HAL's four Vista class ships are named for the points of the compass in Dutch. Noord for north, Zuid for south, Oost for east and West for West. These ships were designed mainly for shorter (less than two weeks) cruises in the Caribbean, Alaska and Europe. These ships are notable because of the exceptionally great number of oceanview and verandah staterooms - more than 85% and 67% respectively. The first three Vista class vessels were built as identical triplets. Noordam incorporated a few design changes, including a more vertical aft profile, which makes her larger, with a slightly greater passenger capacity. The success of Noordam's revised design caused HAL to modify the other three Vista class ships with aft expansions to mimic Noordam.

In 2006, the Vista class cruise ships were awarded the 2006 Green Planet Award for outstanding environmental standards by Kuoni Switzerland.

Zuiderdam, Oosterdam and Westerdam received the first phase of Signature of Excellence upgrades (detailed above) between 2005 and 2006, while Noordam was built to SOE1 standards.

Signature class: MS Eurodam, MS Nieuw Amsterdam

The Signature class ships are essentially an enhanced Vista class design. The main difference is the addition of a deck between the Lido and Observation decks. This allows for more cabins (mostly spa accommodations) and some additional facilities including the specialty restaurant Tamarind and the Silk Den lounge.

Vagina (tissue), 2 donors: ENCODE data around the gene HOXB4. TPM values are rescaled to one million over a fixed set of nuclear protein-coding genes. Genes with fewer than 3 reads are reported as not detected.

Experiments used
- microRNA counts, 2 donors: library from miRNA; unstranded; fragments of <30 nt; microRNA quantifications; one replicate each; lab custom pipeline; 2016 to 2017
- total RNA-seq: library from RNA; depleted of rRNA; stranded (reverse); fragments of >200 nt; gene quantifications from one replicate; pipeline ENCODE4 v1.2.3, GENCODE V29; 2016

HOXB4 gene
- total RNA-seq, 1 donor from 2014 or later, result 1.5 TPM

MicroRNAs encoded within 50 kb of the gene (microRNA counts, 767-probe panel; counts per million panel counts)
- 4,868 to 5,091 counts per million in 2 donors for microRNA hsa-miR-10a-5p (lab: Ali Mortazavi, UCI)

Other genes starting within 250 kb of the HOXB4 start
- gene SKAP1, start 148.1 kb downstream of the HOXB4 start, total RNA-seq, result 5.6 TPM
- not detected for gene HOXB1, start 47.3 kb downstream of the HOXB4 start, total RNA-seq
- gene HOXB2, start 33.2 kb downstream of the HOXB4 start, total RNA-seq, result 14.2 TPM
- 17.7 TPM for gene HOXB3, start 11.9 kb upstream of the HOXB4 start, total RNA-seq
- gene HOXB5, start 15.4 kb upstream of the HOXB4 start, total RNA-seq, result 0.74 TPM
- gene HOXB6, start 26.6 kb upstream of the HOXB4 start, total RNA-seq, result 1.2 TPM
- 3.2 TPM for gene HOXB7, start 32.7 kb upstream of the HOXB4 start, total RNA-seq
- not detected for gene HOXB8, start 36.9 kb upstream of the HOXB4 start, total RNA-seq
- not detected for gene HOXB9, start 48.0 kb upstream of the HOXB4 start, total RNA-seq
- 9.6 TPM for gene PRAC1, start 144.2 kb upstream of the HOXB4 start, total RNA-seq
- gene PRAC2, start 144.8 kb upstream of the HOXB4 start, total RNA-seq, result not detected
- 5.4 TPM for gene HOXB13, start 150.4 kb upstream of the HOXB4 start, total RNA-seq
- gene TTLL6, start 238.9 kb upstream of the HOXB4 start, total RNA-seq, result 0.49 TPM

Both Signature class ships were built to Signature of Excellence (first phase) standards (detailed above).

Pinnacle class: MS Koningsdam

Constructed at the Fincantieri shipyards, Koningsdam is the largest ship to be built for Holland-America, and is the size of the ex-Ryndam and ex-Statendam joined together. The new vessel has a beam of 35 metres, complying with the New Panamax dimensions and allowing it to cruise through the new wider locks currently under construction at the Panama Canal. It was launched on February 15, 2016.

The "Elegant Explorer": MS Prinsendam

Currently the smallest and oldest HAL ship, Prinsendam is in a class by herself. The only Holland America Line ship currently not built for the line, Prinsendam enjoyed a career with Royal Viking Line, Cunard Line and Seabourn Cruise Line before joining the HAL fleet after an extensive refit in 2002. Prinsendam does not have a two-deck main dining room or main lounge, an indoor/outdoor pool, or dedicated children's facilities like other HAL vessels.

Prinsendam received the first phase of Signature of Excellence upgrades (detailed above) in 2005.

Future fleet

Pinnacle class MS Nieuw Statendam (Nov 2018)

Former Fleet (After 1989)

Holland America's parent company Carnival currently owns 3 ships operated by Thomson Cruises, all of which are ex Holland America Ships. Both the Thomson Celebration and Thomson Spirit sailed for Holland America as the Noordam (1984) and Nieuw Amsterdam (1983) before being transferred to the Thomson fleet in 2005 and 2003. Thomson Spirit is operated by Louis Cruises under sub charter to Thomson but the Thomson Celebration remains under the operation of Carnival. The Thomson Dream was built as Homeric in 1986 before moving to Holland America as Westerdam in 1988. After Carnival took over Costa Cruises in 2000 this ship was then transferred to the Costa fleet as Costa Europa in 2002. It has been chartered to Thomson since 2010. It was announced on May 19, 2014 that both the Statendam & Ryndam will transfer to P&O Cruises Australia fleet; with more details to come.

Source:
https://en.wikipedia.org/wiki/
Holland_America_Line

Text is available under Creative Commons Attribution-ShareAlike 3.0